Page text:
EU sanctions, which will reportedly be introduced on Tuesday, will ban Russia’s three main oil companies- Rosneft, Gazprom Neft, and Transneft – from raising long-term (longer than 30 days) debt on European capital markets, according to the Wall Street Journal and the Financial Times.

Rosneft – Russia’s largest oil producer – was added to the US sanctions list on July 16 and was put on the EU list on July 29. Russia’s largest independent natural gas producer, Novatek, also was added to the blacklist in July, along with a ban on the export of hi-tech oil equipment needed in Arctic, deep sea, and shale extraction projects to Russia.
Gazprom Neft is the oil subsidiary of Russian gas giant Gazprom.

Transneft is Russia’s state-owned oil pipeline company that exports all of Rosneft’s crude oil, and 56 percent of Russia’s crude exports.

Sanctions likely won’t apply to privately-owned Russian oil groups such as Lukoil and Surgutneftegaz.

The EU will also reportedly follow America’s lead on banning goods that can have dual military and civilian use from Russian companies that also supply the Russian military, the WSJ reported Sunday. On July 16, the US blacklisted several defense sector companies include Almaz-Antey Corporation, the Kalashnikov Concern and Instrument Design Bureau, as well as companies such as Izhmash, Basalt, and Uralvagonzavod.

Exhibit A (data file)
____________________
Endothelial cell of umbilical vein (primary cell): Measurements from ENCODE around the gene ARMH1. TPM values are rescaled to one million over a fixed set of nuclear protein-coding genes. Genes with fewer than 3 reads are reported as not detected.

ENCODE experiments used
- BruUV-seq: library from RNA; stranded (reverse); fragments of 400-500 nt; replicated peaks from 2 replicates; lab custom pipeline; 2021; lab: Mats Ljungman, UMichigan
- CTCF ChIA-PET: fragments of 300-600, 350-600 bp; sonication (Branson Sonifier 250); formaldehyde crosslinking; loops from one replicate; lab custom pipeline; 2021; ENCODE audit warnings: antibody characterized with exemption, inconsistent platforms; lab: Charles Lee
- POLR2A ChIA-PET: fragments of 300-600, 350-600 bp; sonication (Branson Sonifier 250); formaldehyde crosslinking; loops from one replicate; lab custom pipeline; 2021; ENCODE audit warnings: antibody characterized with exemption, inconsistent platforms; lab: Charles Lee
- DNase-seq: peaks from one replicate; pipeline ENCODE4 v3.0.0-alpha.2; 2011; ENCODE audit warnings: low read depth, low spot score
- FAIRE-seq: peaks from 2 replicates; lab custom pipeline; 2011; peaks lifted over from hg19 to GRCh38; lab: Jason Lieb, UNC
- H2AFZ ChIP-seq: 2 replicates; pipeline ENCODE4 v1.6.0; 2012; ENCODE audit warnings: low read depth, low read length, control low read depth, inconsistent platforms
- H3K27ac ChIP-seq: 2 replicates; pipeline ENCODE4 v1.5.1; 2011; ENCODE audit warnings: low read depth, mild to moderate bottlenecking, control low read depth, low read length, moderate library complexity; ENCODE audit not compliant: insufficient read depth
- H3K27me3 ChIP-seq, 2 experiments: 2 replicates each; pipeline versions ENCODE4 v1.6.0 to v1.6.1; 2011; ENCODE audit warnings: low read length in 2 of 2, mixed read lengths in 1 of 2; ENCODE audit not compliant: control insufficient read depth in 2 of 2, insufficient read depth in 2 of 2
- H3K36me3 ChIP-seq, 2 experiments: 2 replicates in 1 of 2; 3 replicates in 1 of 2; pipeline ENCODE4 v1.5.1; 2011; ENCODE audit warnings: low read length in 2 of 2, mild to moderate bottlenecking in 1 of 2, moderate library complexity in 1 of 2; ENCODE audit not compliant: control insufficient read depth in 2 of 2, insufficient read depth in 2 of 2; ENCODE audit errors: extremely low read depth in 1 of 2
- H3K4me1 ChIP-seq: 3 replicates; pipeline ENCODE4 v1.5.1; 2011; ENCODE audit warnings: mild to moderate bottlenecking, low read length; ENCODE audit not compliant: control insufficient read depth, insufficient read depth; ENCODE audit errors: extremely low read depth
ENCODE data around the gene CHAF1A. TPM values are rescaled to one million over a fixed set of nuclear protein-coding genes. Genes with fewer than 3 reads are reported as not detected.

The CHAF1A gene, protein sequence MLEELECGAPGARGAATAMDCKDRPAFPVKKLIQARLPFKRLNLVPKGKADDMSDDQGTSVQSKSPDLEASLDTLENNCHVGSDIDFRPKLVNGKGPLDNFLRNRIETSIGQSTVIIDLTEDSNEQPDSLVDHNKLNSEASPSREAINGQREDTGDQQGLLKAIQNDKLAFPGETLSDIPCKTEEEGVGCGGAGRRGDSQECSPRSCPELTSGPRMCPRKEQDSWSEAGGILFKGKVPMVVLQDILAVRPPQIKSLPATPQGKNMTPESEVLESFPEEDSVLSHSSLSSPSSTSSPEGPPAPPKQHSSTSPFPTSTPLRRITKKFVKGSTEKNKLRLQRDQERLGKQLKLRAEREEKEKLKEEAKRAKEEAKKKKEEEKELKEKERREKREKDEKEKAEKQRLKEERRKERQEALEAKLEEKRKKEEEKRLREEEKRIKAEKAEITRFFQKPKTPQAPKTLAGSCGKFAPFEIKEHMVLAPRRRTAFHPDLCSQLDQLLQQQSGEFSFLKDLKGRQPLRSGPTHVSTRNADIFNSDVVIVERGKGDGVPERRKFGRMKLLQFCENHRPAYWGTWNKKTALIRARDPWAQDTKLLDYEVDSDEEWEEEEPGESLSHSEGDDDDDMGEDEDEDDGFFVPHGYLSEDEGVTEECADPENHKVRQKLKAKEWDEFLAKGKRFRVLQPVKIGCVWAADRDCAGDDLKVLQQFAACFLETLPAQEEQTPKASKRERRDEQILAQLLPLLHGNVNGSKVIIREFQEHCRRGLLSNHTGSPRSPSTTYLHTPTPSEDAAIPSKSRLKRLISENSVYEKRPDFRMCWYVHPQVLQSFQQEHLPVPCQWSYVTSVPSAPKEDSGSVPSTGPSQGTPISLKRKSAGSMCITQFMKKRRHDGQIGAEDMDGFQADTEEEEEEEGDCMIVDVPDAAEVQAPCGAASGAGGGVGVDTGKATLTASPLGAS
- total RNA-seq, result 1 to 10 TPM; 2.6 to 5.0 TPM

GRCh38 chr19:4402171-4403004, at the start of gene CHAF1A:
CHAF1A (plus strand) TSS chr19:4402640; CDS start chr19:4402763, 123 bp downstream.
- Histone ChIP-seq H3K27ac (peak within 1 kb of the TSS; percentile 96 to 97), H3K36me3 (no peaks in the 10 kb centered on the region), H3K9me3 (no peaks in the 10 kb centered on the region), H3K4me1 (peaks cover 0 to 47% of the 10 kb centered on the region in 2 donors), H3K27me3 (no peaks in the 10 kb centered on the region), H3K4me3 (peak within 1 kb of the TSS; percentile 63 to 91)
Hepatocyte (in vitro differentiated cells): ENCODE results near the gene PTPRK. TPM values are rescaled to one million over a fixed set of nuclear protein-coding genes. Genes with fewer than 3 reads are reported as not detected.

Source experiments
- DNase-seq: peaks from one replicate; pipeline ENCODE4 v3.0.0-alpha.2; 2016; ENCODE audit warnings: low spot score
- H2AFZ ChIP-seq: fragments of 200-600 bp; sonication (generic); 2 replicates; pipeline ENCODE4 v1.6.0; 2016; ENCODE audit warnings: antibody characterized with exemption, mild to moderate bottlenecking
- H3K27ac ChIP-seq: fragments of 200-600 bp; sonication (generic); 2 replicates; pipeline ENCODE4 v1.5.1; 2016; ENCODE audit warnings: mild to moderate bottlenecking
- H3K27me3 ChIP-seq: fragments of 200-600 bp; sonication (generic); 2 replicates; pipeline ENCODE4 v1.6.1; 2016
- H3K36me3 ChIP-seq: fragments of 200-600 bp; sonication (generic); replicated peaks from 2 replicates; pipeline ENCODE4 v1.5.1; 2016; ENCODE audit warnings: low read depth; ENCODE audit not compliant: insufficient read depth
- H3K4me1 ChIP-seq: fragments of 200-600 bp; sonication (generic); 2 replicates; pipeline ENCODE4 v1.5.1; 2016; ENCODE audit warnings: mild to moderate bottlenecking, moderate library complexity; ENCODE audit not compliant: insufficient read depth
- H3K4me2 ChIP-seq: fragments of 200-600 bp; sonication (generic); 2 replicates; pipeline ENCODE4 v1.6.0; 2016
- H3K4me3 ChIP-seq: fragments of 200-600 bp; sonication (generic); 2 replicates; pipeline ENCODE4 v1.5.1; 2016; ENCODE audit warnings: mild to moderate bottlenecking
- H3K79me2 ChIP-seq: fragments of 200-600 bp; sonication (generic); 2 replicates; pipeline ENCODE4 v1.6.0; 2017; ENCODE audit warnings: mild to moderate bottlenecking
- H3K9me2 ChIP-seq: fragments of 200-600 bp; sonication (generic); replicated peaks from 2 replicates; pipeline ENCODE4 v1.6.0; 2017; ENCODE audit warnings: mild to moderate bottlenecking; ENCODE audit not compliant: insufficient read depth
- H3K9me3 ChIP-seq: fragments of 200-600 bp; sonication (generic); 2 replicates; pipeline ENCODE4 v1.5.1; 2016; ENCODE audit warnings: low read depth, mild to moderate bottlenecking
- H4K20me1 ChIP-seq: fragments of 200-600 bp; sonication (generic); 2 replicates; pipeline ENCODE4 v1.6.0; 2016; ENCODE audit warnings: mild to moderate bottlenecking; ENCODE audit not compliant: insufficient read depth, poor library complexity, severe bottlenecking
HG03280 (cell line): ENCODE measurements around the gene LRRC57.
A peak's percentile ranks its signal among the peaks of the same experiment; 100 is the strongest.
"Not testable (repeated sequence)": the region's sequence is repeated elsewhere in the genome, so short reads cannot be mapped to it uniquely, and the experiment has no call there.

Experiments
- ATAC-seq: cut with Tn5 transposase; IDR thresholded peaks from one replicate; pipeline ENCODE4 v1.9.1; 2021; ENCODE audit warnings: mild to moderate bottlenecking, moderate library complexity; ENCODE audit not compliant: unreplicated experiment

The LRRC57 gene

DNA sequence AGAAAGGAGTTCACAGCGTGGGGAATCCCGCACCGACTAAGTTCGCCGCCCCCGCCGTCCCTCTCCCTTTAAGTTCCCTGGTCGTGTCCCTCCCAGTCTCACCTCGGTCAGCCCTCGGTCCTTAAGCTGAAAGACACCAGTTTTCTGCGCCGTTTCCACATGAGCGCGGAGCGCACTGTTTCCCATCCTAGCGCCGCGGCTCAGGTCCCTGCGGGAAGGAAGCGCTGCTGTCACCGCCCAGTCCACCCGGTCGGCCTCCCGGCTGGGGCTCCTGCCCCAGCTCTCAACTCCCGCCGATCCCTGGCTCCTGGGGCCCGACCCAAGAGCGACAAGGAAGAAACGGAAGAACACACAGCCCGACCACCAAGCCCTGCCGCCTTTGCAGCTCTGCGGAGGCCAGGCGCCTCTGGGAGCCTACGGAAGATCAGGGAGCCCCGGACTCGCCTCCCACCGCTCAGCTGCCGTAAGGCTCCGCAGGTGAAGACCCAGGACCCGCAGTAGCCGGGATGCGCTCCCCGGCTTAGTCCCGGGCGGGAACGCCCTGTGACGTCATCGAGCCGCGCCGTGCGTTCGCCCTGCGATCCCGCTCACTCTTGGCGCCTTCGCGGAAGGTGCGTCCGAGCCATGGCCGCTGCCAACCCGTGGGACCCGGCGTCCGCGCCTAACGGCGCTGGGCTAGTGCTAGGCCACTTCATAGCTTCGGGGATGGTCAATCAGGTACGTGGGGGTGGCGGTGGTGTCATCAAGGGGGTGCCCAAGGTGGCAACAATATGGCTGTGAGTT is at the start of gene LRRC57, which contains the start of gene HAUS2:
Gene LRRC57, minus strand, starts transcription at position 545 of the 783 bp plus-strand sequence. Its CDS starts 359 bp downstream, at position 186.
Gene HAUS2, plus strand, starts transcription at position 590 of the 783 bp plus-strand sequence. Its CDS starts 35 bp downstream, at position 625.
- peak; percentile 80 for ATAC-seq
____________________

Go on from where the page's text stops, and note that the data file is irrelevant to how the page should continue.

“Sanctions are always a double-edged sword. Ultimately they end up backfiring and end up hurting those who are first to impose restrictions,” Medvedev said.

The EU has agreed on the new sanctions but said they could be delayed or even cancelled if Russia shows willingness to resolve the conflict in Ukraine.

On Friday Kiev introduced a ceasefire to calm fighting between the Ukrainian army and anti-government forces, but fighting and shelling continued in the country’s east.

Siberia flights

Siberia flights

 

 

 

What Russian invasion?

This slideshow requires JavaScript.

 

 

September 8, 2014

by DAVE LINDORFF

The separatist rebels of eastern Ukraine and the government in Kiev that controls the Ukrainian army have reached a cease-fire in place that leaves the separatists largely in control of the Russian-majority regions of the eastern part of that country.

The agreement to stop the fighting was reached at negotiations organized and led by Russia and held in Minsk, the capital of Belarus. It was reached at the same time that the US was pressing leaders of the NATO countries, at a meeting in Wales, to boost their military spending and to set up more offensive military positions in countries bordering Russia.